Directed by Jonathan Demme, starring Denzel Washington, Liev Schreiber, Meryl Streep, Kimberly Elise, Jon Voight and Jeffrey Wright.

Jonathan Demme knows how to get back up from a kicking. Savaged in the press for 'The Truth About Charlie', his take on Stanley Donen's 'Charade', he then decides to remake a 1960s classic which, along with 'The Parallax View', 'The Conversation' and 'All the President's Men', occupies the hallowed ground of the conspiracy thriller genre. The results are 100 times more watchable than 'The Truth About Charlie' but, unlike the original, this film won't be revered 40 years down the line.

Having served with distinction in the first Gulf War, and now bearing the post-traumatic burden of it, Major Ben Marco (Washington, in the role originally played by Frank Sinatra) now works as a roving PR man for the US Army, visiting high schools and the like. But Marco is shaken out of his stupor by the appearance of Al Melvin (Wright), a former comrade who asks
him if he really remembers what happened in the desert all those years ago.

Marco and Melvin were part of an advance reconnaissance party which came under enemy attack and whose lives were saved by the unlikeliest of candidates in Raymond Shaw (Schreiber), a college boy and senator's son, completely out of synch with the men surrounding him. At least that's the official version of what happened in Kuwait - nobody's really sure. Marco can't sleep and gets flashbacks, Melvin's are even worse and the other men who survived the firefight with them are now all dead.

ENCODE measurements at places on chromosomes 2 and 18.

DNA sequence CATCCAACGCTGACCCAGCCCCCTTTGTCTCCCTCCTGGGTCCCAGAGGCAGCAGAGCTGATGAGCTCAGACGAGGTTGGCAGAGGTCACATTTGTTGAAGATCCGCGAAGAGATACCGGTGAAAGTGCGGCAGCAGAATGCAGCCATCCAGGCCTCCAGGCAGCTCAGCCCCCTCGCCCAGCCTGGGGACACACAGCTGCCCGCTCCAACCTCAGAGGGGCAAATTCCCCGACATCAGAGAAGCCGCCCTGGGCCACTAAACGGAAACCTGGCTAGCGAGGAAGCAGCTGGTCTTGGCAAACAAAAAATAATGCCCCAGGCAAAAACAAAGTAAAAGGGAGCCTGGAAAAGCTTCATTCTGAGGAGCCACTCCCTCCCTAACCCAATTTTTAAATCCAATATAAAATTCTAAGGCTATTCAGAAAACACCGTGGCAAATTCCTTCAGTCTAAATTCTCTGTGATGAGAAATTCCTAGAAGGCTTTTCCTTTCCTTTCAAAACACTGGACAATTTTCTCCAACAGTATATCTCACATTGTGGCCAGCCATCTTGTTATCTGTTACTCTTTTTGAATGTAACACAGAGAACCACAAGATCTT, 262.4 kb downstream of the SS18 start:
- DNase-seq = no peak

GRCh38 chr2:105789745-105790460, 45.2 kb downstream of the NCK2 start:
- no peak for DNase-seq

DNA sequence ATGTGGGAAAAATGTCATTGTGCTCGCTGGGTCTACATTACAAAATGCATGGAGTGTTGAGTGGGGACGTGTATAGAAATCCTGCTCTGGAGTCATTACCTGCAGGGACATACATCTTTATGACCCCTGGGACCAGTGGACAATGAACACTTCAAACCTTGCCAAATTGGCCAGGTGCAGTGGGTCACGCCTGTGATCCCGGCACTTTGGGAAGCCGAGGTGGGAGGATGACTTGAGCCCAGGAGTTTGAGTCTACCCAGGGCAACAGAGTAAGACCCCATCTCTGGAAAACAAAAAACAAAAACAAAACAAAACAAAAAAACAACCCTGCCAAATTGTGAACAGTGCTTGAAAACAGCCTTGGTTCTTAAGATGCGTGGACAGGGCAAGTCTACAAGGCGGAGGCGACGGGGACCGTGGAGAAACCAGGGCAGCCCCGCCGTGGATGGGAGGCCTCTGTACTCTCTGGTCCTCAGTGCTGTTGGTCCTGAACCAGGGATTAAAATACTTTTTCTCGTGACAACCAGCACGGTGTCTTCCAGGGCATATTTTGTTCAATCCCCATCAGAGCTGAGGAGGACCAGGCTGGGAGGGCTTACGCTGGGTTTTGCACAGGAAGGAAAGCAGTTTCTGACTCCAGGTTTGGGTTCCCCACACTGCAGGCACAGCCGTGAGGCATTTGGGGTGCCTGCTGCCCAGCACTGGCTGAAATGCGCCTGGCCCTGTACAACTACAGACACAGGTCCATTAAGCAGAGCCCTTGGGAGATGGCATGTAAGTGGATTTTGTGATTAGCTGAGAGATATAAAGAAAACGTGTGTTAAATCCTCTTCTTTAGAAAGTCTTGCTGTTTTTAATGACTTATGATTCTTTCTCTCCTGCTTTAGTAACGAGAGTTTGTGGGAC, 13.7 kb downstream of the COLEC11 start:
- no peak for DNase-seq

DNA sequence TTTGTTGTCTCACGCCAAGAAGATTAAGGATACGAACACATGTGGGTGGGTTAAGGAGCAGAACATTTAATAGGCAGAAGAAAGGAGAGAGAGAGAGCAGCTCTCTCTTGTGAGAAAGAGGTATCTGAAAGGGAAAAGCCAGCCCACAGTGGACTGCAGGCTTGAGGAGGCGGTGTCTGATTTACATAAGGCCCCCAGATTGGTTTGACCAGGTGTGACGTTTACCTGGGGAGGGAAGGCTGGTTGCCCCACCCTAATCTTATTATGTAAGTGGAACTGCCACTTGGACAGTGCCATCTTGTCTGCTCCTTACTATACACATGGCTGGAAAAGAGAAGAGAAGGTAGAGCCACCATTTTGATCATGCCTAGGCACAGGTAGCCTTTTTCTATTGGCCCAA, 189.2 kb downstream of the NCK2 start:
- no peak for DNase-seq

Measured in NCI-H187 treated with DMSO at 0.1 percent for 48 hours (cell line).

Except one: Shaw. Shaw is now a congressman, charging his way up the political ladder, powered by his war record, his senator mother (Streep) and some shady friends in very high places. Now with an election coming up, he's a contender for his party's vice presidential nomination. But his biggest task isn't proving to the American public that he's the man for the job, it's convincing Marco that he really is who he says he is.

Swapping the Cold War and brainwashing, for big business and brainwashing, the ecstatic reviews which have greeted Demme's film in some quarters could make you wonder whether someone forgot to get to you in your sleep. The performances are excellent (Washington doing what he always does as well as he always does; Streep chilling and Schreiber getting his teeth into a major role) and the build-up is well-handled, but once the pieces are in place, this is a movie that's both sublime and ridiculous.

The biggest problem is that after setting up a conspiracy that taps into so many current issues, Demme then dilutes its power with over-the-top flashback scenes and way-too-big plot jumps. No matter how furrowed your brow is, when the evil South African brainwasher appears and utters, "Hello Major, do you remember me?" like a long-lost character from 'The Fast Show', it's hard to keep a straight face. And when Shaw decides to take matters into his own hands by killing a rival who's out canoeing, you won't be surprised if a submarine arrives to pick him up afterwards with a change of clothes. It doesn't, but scenes likes these give conspiracy theorists an even worse name.

For all those faults 'The Manchurian Candidate' is entertaining -  even if its far-fetched sequences mean that it doesn't scare the pants off people the way that it should. Then again, we've got real life to take care of that.

Harry Guerin